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Building the Temporal Network Model of BCR Gene Expression in CLL

Corey Kemper, John Fisher & Laurent Vallat

The Problem

Currently, the disease process for B cell chronic lymphocytic leukemia (B-CLL) is not well understood at the genomic level. We are attempting to build the disease-dependent regulatory network for B-CLL given time series gene expression data. This requires selecting out the relevant genes and then determining how these genes interact with each over time. Given our extremely limited amount of patient data, we must assume a level of simplicity and sparsity in our models.

Previous Work

Gene regulatory networks have been studied for simple organisms, such as yeast[1]. Co-expression networks for a variety of species and cell types have been built that relate genes that behave similarly under varying experimental conditions[2][3]. These methods, while they do aid in the understanding of how the entire cell regulatory system works, are not disease specific and generally fail to utilize time series data. For genomic research specific to CLL, the work tends to be on a single gene basis, i.e. finding a genetic mutation that is common to a patient subgroup[4][5].


CLL results from an acquired unknown injury to the DNA of a single cell in the bone marrow, creating an apoptosis defect. This change in the cell's DNA confers a growth and survival advantage on the cell, and these abnormal lymphocytes accumulate in the blood. CLL is treated by chemotherapy, radiation therapy, biological therapy, or bone marrow transplantation, depending on the exact diagnosis and the progression of the disease. A deeper understanding of the underlying molecular mechanisms that make the cells behave abnormally will allow for better treatment decisions. Additionally, depending on the structure of the network, we will eventually be able to do gene targeting in order to fix what is wrong in the cell.


The first step is acquiring the data. The B cell receptor (BCR) is stimulated in isolated B cells. Using Affymetrix microarray chips, we measure the difference in RNA expression levels for 54,613 genes at 4 timepoints after stimulation.

We now need to select out genes that are biologically relevant to the BCR pathway. Because stimulating the BCR virtually resets the clock of the pathway, we are able to classify genes in terms of their expression profile over time. We define 5 classes of genes. Classes 1 through 4 are composed of the genes that are predominantly expressed at the corresponding timepoint, e.g. Class 1 genes have high expression at the first timepoint and relatively lower expression at the other three timepoints. Expression is modeled as a 4th order Gamma distribution at the timepoint corresponding to the gene’s class label and as a Laplacian distribution elsewhere. The final class is the ‘background’, which is composed of genes that are not differentially activated with BCR stimulation and are modeled by a zero-mean Gaussian distribution at each of the 4 timepoints. We use the Expectation-Maximization Algorithm to estimate the parameters of the distributions and the class memberships of each gene.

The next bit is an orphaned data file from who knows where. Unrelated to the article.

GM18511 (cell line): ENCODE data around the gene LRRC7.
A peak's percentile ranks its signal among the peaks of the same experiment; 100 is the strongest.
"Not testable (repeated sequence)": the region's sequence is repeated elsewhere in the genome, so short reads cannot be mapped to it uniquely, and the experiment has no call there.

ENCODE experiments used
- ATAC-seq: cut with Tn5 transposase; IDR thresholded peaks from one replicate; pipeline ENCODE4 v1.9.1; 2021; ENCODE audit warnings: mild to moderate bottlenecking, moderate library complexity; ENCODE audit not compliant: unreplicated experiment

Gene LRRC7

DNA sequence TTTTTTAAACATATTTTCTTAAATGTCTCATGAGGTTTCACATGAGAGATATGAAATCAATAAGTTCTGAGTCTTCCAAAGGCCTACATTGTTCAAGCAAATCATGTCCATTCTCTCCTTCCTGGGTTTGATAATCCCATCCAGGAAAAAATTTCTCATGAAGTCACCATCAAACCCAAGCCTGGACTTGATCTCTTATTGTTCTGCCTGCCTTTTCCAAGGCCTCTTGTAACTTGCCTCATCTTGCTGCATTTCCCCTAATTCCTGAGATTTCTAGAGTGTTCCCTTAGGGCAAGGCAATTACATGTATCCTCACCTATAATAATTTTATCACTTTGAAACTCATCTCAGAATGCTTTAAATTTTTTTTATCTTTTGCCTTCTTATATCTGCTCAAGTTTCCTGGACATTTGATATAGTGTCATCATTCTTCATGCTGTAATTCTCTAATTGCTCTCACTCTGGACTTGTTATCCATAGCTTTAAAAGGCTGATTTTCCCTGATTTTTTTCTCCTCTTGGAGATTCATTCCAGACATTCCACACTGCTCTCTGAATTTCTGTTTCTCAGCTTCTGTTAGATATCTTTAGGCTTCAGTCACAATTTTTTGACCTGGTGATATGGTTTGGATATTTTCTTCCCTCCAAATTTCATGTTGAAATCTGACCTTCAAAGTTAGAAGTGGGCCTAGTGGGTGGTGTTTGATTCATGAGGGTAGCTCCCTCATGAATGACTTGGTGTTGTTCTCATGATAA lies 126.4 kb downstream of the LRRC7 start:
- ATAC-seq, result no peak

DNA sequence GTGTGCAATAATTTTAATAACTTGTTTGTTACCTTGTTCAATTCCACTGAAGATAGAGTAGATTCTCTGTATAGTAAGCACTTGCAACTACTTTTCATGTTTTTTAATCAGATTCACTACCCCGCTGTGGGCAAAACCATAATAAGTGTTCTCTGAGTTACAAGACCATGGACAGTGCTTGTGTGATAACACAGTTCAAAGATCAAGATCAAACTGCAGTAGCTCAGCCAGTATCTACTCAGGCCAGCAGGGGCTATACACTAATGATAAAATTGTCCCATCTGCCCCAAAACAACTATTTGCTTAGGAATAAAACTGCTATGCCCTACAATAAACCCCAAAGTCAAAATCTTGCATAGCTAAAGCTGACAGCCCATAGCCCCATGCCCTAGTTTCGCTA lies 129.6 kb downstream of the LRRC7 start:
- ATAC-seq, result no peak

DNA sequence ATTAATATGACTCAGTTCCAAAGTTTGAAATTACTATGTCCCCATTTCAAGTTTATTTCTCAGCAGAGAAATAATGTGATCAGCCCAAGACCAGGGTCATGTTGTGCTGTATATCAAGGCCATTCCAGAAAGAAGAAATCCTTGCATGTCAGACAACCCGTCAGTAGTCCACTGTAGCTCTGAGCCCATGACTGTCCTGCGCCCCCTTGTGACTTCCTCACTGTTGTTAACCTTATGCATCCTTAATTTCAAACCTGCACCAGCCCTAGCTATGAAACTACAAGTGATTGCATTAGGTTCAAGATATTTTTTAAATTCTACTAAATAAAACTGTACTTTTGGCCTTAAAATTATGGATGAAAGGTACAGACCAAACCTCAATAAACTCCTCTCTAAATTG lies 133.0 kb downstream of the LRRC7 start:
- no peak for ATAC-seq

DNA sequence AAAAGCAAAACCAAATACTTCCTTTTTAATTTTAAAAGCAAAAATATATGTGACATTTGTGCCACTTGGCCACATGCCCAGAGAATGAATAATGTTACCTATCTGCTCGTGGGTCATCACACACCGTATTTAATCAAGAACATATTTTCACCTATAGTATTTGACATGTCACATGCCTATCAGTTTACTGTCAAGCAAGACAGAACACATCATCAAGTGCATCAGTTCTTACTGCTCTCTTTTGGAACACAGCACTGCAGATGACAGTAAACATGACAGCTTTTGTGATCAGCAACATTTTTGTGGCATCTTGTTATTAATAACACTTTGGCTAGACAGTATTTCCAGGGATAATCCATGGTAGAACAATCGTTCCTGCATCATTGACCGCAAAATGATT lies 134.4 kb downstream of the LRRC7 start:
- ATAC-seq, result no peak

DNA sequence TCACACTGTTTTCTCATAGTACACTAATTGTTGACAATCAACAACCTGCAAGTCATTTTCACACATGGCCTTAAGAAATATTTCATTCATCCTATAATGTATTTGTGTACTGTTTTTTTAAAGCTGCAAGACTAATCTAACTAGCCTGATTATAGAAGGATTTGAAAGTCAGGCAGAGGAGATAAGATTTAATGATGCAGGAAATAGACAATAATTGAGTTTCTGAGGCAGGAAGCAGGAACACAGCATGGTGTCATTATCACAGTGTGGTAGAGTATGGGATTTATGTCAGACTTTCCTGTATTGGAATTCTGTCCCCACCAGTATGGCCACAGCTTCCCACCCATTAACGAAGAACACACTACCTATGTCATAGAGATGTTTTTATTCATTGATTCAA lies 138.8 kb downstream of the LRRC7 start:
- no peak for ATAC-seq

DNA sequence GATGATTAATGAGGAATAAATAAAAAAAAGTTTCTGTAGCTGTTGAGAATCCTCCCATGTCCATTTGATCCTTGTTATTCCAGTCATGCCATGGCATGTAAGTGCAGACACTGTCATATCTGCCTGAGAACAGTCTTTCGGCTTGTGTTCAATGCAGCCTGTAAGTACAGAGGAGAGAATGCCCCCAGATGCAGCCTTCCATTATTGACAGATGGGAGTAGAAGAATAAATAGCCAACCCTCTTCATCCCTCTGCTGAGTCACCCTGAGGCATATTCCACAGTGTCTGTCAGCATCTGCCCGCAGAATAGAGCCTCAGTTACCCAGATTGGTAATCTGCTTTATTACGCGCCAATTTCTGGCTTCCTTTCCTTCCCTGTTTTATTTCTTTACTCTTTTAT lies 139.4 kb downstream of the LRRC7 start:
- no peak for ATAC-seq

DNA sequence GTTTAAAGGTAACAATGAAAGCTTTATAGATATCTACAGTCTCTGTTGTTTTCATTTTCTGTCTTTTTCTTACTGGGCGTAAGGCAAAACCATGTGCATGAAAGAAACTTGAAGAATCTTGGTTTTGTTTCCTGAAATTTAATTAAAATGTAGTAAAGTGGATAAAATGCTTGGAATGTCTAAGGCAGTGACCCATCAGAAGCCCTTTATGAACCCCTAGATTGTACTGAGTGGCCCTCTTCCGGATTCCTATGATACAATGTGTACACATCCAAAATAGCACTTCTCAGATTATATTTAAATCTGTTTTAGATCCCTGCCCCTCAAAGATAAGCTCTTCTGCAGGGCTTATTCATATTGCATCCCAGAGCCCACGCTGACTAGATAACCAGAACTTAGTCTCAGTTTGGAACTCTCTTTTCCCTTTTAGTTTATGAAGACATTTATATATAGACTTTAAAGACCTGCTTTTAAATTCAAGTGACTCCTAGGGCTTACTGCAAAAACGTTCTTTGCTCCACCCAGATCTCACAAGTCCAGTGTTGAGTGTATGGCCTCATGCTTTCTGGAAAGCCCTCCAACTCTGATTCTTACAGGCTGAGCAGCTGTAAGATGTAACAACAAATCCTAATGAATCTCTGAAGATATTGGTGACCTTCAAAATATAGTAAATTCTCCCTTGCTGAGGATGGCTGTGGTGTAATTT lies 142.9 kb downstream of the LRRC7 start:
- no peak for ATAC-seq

Given that we have determined which genes we would like to use to build the network and their class labels, we compute causal, linear matrices that relate one class to another. Using every possible gene pair in Class 1 and Class 2, we compute a matrix F12 that minimizes the squared error of Class 1 genes predicting Class 2 genes. This is repeated for F13, F14, F23, F24, and F34. At this point, every gene has an associated prediction, depending on the label of the gene it is predicting. Those predictions are then combined to best estimate each output gene, while limiting the number of possible inputs with a sparsity constraint. An example network is shown below.

sample network

There is considerable work left to do to validate these models and determine their biological and statistical significance. We’d like to relate networks from different patient subgroups and quantify where, how, and why they differ. Also, acquiring data on the same set of genes when other pathways are active will allow us to further refine what parts of the network are specific to BCR stimulation. Finally, the ultimate goal of the project is identifying target genes that relate to the apoptosis defect, predicting the results of altering those genes, and comparing the predictions to the actual experiments.


[1] Seiya Imoto, Tomoyuki Higuchi, Takao Goto, Kousuke Tashiro, Satoru Kuhara, and Satoru Miyano. Combining Microarrays and Biological Knowledge for Estimating Gene Networks via Bayesian Networks. In Proceedings of the Computational Biosystems Informatics, Stanford, CA, USA, August 2003.

[2] Dongxiao Zhu and Alfred O. Hero. Gene Co-expression network discovery with controlled statistical and biological significance. In IEEE International Conference on Acoustics, Speech, and Signal Processing, Philadelphia, PA, USA, March 2005.

[3] Katia Basso, Adam A. Margolin, Gustavo Stolovitzky, Ulf Klein Riccardo Dalla-Favera, and Andrea Califano. Reverse Engineering of Regulatory Networks in Human B Cells. Nature Genetics, Advance Online Publication, pp. 1-9, March 2005.

[4] Iole Cordone, Serena Masi, Francesca Romana Mauro, Silvia Soddu, Ornella Morsilli, Tiziana Valentini, Maria Luce Vegna, Cesare Guglielmi, Francesca Mancini, Sonia Giuliacci, Ada Sacchi, Franco Mandelli, and Robert Foa. p53 Expression in B-Cell Chronic Lymphocytic Leukemia: A Marker of Disease Progression and Poor Prognosis. Blood, Vol 91, No 11, pp. 4342-4349, June 1998.

[5] Peter E. Crossen. Genes and Chromosomes in Chronic B-cell Leukemia, Cancer Genet Cytogenet, Vol 94, pp. 44-51, 1997.

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